Dead Reckoning

It's been six months since John Mullen was served up an arsenic cocktail. So whodunit?

Arsenic has been the object of macabre fascination for centuries. Some believe Napoleon Bonaparte's death in 1821 can be traced to arsenic, because small amounts of the substance were found in his hair. (The French ruler's residence was decorated with wallpaper containing Paris green, an arsenic-laced compound used in fabrics that was not recognized as a health hazard until the end of the nineteenth century.) And arsenic was the homicidal poison of choice for murder-mystery writers of yesteryear. In 1944 Cary Grant starred in Frank Capra's Arsenic and Old Lace, the classic comedic tale of two sweet old ladies whose hobby is killing lonely old men and burying them in their cellar.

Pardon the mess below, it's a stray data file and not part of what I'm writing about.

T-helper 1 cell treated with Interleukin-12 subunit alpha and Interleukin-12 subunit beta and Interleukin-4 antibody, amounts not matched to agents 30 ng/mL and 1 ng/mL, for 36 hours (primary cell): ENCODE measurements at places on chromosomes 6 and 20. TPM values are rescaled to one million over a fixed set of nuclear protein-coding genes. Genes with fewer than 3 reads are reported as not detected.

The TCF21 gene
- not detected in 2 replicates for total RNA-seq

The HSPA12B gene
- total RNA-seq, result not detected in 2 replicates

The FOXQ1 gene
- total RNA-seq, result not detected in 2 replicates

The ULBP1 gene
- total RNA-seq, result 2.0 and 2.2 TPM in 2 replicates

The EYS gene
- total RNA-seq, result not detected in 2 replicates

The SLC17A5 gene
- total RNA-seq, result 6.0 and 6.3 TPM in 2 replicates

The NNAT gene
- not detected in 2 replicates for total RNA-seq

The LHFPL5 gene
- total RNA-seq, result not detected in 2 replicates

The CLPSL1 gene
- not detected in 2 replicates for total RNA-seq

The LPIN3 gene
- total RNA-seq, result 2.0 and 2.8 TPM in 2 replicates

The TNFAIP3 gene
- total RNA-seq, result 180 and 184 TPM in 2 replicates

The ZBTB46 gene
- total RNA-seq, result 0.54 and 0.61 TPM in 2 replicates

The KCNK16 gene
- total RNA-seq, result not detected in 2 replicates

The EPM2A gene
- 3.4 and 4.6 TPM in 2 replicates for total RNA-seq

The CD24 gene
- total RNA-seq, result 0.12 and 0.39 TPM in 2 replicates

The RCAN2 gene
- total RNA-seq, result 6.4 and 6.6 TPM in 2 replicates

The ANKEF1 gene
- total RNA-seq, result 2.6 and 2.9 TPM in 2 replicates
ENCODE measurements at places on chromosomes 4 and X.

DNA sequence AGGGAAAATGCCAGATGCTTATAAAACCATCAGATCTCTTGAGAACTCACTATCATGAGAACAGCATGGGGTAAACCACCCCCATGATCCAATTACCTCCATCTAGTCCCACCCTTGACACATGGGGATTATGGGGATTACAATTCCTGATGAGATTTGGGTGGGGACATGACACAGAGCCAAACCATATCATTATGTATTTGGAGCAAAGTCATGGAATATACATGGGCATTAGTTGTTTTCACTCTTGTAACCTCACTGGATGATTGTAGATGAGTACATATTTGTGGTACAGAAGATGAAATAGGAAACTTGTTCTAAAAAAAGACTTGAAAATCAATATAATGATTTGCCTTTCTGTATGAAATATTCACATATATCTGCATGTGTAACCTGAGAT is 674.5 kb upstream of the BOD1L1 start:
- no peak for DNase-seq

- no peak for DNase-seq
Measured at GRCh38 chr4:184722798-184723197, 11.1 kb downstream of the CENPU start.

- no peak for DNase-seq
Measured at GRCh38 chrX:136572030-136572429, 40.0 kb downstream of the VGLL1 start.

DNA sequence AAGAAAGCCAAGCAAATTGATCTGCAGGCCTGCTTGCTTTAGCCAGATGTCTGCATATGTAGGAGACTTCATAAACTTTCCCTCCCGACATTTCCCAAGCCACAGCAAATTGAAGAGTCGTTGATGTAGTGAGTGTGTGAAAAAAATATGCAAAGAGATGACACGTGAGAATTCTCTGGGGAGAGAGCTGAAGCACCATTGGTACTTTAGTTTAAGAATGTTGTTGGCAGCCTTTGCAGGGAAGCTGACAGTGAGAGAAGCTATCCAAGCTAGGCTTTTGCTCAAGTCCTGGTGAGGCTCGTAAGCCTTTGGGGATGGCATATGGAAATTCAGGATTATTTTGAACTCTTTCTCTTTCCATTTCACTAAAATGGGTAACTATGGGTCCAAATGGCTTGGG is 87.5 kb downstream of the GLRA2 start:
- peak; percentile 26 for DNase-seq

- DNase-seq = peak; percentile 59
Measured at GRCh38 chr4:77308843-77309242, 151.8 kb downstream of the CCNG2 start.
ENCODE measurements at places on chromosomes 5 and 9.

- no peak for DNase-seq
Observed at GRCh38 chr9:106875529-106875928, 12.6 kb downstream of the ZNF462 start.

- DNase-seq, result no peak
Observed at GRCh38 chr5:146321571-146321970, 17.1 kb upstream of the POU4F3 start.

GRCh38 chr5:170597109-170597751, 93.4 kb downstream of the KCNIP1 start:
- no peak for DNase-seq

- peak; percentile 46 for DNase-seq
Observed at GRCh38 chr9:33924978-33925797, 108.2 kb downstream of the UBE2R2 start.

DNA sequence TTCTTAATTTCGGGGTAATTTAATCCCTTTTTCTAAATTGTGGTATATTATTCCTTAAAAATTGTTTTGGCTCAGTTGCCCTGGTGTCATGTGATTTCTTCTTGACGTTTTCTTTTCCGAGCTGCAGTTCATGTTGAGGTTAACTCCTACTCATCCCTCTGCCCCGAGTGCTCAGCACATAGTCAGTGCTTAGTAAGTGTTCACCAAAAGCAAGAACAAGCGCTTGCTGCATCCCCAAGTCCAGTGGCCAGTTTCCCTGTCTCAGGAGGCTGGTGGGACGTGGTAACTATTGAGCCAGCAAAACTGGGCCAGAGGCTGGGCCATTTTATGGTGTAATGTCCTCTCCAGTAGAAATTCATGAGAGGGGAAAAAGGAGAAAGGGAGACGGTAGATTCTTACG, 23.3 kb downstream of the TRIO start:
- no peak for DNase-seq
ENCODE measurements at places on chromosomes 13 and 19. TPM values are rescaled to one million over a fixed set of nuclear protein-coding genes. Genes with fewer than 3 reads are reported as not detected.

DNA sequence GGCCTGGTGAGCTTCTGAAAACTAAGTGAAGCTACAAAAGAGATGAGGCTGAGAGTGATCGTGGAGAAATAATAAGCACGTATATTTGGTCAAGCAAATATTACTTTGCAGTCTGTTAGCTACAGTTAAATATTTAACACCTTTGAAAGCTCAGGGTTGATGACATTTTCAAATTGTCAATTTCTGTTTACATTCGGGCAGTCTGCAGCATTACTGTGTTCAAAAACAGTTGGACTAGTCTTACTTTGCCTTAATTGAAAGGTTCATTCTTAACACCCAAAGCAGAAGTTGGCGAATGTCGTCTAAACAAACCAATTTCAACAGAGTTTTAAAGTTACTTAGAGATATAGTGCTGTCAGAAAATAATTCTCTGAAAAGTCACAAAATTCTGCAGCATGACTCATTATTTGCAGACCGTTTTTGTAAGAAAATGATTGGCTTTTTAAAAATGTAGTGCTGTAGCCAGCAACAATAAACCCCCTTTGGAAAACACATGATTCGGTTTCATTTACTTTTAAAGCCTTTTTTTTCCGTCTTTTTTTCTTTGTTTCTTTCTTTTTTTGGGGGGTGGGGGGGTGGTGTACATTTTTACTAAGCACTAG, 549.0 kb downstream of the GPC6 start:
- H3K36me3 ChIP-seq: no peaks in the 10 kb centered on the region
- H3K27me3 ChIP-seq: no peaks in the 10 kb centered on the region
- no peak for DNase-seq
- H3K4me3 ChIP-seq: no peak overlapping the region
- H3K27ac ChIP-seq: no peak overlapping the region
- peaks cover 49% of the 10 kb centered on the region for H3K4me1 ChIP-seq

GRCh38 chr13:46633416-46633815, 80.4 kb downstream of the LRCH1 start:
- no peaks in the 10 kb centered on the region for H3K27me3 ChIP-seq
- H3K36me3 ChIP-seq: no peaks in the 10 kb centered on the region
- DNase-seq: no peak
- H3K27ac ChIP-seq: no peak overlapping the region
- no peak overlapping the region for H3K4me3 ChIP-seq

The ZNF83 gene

But murder by arsenic, which seemed almost fashionable in the early nineteenth century, became far less popular when, in the 1830s, British chemist James Marsh developed a sure-fire method for detecting the substance.

"One thing about arsenic," notes Michael Graham. "Once it gets in the body, it stays there forever."

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